She hadn't even bothered to open her book. Instead, she sipped her tea and felt it burn her mouth, leaving raw places that would taste nothing. Without so much as glancing at Helene, she called a breeze to cool her tea. She didn't have to be afraid of images the wind could show her. How much more could it hurt? The air brought only a flurry of images with no one she knew, just scenes from a morning.
Briar knew she could scry the wind. Whatever she saw, she was not spying. She was seeing unavoidable glimpses of whatever he chose to do by night, and that was no problem of hers. She would not spend another uncomfortable night because she loved him and he was too dense or too logical or too smart to figure out just how that would change their friendship.
Helene still was in the kitchen. Like always, Trisana's surliness would not allow her to ignore a guest forever. She made her presence obvious, hands on her hips even as she looked a little friendlier. She would provide a drink, that was it. Then, Helene of the amber dress could get herself home while avoiding city gossips, and Tris could resume everyday business. "Would you like something to drink?" Tris asked politely in her iciest tone. She didn't like anyone who shared Briar's room. It was part of being petty, she assumed.
"Do you still have pomegranate juice?"
"We usually do. It's his favorite, when he's not making coffee that could dissolve metal." Tris found a pitcher the housekeeper had just put away yesterday, then set a cup beside it. "I wouldn't recommend bringing him any. At this time of the morning, you'd be lucky to get him to blink." A moment later, Tris realized that Helene would know that very well, and scowled before she could blush.
There wasn't even anything she could pick at in the simple statement. Tris disliked her just for making animosity unwarranted. She didn't reply. Instead, she went back to her tea and propped her book open to a page near the middle of the book. Maybe if she turned a few pages, Helene would get the message and leave.
"You were dancing with him, before I cut in," Helene said, and the look in her eyes was far too intent to make Tris comfortable with that line of conversation.
"I was." And she wasn't surprised that he hadn't waited a moment after their one token dance to go off with Helene in her shine-finished amber. Nobody that carried more than two ounces of fat could look good in that fabric. That led to several other similarly unhappy thoughts, but Tris still had an audience at their end. Obviously, Helene wasn't going to leave.
"He mentioned that you are one of his house-mates, but I didn't see him dancing with Ladies Daja or Sandry."
"You arrived late," Tris said in clipped tones. She had noticed the delayed entry- and was almost certain that Briar had, too, even if he had been polite enough to keep his eyes on his current dance partner. "He saves a dance for each of us. He is a gentleman." If Helene showed one ounce of pity, Tris would scare her off. Briar would forgive her eventually, and listening to pity was one of few things worse than having Briar disappointed in her.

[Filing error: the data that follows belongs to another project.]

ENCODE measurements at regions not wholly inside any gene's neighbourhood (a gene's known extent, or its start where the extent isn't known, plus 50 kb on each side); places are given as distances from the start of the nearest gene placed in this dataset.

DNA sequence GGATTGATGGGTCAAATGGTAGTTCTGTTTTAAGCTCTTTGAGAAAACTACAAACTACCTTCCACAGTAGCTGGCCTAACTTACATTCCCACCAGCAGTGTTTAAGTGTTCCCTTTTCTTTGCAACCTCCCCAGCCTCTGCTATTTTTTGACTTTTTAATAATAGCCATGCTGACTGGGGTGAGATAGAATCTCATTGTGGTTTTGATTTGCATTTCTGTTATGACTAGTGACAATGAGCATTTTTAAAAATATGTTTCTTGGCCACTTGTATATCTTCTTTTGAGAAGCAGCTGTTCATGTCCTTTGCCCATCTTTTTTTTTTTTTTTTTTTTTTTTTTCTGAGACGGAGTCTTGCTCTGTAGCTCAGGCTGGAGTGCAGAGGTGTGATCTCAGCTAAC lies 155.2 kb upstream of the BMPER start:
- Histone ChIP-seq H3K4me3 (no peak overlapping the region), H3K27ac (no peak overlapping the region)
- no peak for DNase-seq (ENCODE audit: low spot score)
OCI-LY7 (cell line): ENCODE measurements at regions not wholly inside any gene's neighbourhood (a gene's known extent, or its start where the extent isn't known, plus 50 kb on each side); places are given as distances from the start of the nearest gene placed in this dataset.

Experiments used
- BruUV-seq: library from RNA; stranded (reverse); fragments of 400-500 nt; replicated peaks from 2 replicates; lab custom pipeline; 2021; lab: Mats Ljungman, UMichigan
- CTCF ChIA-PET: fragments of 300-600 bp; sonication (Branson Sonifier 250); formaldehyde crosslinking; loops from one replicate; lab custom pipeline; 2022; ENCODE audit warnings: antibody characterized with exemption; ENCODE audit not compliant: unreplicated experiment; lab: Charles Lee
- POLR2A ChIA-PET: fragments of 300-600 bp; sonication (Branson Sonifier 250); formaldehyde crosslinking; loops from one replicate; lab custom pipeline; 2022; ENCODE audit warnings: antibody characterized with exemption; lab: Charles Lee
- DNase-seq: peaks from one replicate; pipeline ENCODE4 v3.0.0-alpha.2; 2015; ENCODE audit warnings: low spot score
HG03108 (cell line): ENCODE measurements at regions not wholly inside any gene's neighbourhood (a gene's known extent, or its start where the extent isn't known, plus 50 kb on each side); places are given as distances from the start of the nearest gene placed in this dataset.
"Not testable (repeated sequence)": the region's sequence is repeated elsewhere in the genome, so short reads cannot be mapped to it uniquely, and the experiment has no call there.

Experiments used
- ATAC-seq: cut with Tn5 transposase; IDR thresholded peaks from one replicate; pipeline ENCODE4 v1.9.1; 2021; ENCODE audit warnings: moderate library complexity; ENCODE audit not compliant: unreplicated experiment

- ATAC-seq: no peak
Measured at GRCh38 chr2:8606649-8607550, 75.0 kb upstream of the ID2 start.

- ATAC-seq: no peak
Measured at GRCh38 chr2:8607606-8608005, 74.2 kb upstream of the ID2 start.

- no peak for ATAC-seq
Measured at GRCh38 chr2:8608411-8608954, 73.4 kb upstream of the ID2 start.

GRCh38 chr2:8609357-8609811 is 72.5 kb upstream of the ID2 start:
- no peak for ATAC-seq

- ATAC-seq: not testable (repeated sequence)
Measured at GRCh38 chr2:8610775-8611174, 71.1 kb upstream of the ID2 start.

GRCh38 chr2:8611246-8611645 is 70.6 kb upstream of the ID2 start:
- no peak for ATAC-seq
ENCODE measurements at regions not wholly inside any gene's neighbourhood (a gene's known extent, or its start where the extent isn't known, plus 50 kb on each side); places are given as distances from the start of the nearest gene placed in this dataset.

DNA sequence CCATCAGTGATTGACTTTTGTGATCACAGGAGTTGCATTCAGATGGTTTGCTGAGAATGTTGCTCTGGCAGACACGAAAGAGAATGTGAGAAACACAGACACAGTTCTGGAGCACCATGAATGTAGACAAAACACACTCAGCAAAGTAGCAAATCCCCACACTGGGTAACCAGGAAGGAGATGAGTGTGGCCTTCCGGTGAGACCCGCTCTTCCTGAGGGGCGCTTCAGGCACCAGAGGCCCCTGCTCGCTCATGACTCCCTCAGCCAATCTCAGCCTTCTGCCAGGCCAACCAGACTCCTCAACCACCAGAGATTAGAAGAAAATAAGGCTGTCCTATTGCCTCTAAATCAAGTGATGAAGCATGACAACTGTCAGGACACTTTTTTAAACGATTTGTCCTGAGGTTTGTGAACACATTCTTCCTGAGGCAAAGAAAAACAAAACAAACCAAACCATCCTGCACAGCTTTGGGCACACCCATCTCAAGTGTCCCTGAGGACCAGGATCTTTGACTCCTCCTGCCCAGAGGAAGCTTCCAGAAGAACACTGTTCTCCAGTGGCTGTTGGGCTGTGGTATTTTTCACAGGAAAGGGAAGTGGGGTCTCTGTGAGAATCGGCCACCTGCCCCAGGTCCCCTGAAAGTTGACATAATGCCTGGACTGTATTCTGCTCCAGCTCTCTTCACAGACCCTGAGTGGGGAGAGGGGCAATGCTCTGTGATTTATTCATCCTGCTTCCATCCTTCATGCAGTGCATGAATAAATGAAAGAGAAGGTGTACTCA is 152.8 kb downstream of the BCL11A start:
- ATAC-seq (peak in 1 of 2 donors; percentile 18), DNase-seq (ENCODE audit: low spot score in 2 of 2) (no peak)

"He looked after you several times, before you disappeared in the crowd."
Before she had left for a book. Tris didn't care that she had finished only half her tea. She didn't want to hear that from some stranger. She left the cup, saucer, and spoon in the sink. The housekeeper would be surprised, but no one would comment on it. Tris would make sure of it. Just a few angry winds, to show that she was close to losing control. She wouldn't damage anything, of course, but they would know that it was a day to leave her alone. She was prickly, just as bad as the few cacti Briar had started to keep. He said they had spines so that no one could get straight into the good parts inside, like water. In the desert, where they came from, that was more valuable than gold. She hadn't liked her self-chosen adjective nearly as much after that. She was temperamental, not on any list of court beauties, and had less patience than Chime.
She closed herself in her room, but of course that wasn't enough. Within two hours, she heard someone knock. The sound wasn't of flesh meeting wood, which meant there was just one candidate. Only one person Tris knew had metal covering a hand. "I'm trying to meditate, Daja," Tris snapped, not caring that it was a lie.
"And it's not working," Daja said, unperturbed. "You locked the door. If you would like your lock to function again, you might not want to let me at it."
"Since when are you counselor?" Tris demanded, angry when she hurt.